A really enjoyable book. It is lucid, free from technical jargon, and fairly bristles with enthusiasm. From the start John Stott deals with the history of preaching which is truly fascinating. The book races along at terrific speed and I was carried along on waves of brilliance and enthusiasm. He comes down firmly on the authority of the Bible as the Word of God; that we must not seek to impose our ideas upon the text; and that systematic exposition of Scripture is the ideal way of preaching.
It was helpful to find him using modern preachers as examples, as well as preachers of the 19th century, and preachers like Chrysostom from the 4th century. He cites Dr. Martyn Lloyd-Jones again and again and the great Baptist preacher Charles Haddon Spurgeon. And it is interesting to see that he not only quotes Spurgeon for his great preaching ability, but also refers to the masterly skill and good sense he displays in his book 'Lectures to my Students.'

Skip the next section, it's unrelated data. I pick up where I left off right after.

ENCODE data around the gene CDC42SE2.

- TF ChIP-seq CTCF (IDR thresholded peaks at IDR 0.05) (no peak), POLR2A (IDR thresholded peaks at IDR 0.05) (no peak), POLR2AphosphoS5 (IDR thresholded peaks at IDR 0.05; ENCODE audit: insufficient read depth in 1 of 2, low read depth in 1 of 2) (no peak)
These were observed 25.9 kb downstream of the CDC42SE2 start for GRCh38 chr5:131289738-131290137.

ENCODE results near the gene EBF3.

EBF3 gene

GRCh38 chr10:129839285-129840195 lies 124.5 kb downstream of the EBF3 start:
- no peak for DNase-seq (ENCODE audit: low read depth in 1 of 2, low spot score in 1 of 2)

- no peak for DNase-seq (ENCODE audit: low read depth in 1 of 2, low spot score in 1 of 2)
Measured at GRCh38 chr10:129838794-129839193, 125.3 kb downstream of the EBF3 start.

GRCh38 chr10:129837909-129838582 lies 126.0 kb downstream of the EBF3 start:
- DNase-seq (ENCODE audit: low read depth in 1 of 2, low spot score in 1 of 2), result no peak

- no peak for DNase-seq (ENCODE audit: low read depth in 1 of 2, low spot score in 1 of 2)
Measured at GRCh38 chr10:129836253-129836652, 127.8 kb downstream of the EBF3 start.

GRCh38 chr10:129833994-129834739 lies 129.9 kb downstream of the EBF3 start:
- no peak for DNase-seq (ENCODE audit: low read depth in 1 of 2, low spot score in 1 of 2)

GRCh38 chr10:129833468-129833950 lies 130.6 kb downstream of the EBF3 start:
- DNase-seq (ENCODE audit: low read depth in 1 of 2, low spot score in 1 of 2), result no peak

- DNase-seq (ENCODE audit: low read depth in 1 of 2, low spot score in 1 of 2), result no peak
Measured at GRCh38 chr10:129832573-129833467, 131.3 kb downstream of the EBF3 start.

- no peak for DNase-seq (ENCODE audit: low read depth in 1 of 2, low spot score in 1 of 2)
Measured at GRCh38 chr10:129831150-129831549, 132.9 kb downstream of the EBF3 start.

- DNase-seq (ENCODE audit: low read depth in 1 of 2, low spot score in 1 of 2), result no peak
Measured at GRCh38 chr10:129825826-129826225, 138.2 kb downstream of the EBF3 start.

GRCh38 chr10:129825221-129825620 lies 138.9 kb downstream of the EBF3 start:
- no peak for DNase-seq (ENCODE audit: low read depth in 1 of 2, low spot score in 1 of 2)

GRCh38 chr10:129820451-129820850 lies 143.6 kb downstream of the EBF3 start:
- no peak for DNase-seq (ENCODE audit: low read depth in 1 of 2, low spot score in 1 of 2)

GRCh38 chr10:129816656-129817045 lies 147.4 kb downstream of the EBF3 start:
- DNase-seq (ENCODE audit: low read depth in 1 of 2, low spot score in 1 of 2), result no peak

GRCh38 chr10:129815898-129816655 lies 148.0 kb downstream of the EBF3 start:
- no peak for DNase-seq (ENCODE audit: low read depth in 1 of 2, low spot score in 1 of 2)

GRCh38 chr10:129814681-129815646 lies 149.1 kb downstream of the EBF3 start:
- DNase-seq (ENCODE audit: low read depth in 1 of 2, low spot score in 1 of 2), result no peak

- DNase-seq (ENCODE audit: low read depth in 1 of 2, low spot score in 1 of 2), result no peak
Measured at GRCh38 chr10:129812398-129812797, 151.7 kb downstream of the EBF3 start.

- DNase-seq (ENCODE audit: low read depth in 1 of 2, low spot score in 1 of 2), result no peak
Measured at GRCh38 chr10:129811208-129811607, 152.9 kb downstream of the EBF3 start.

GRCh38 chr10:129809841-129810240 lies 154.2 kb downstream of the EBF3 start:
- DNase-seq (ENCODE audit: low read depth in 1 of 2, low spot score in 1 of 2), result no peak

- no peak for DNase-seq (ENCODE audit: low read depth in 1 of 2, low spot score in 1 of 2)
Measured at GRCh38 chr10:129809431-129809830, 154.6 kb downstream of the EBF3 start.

Stott reveals upon nearly every page his tremendous depth of reading - he quotes from a vast range of preachers throughout the centuries. He believes strongly in the use of the mind, but just as strongly in the need of the Holy Spirit. I found most sections a great help but the first four really stood out for me, and the 'Theological Foundations for Preaching' was like honey to the taste - really sweet!
I couldn't find any real cause for criticism, though I did find his mention of dance as method of worship rather strange, even though it is used by many churches today. And although many Christians attend plays and films, I couldn't understand Stott's recommendation that Christians attend on a regular basis. However, these are minor points, and I regard the book as outstanding. Stott has done much for the cause of Christ through his faithful adherence to the Word of God - and by his belief in preaching...Continua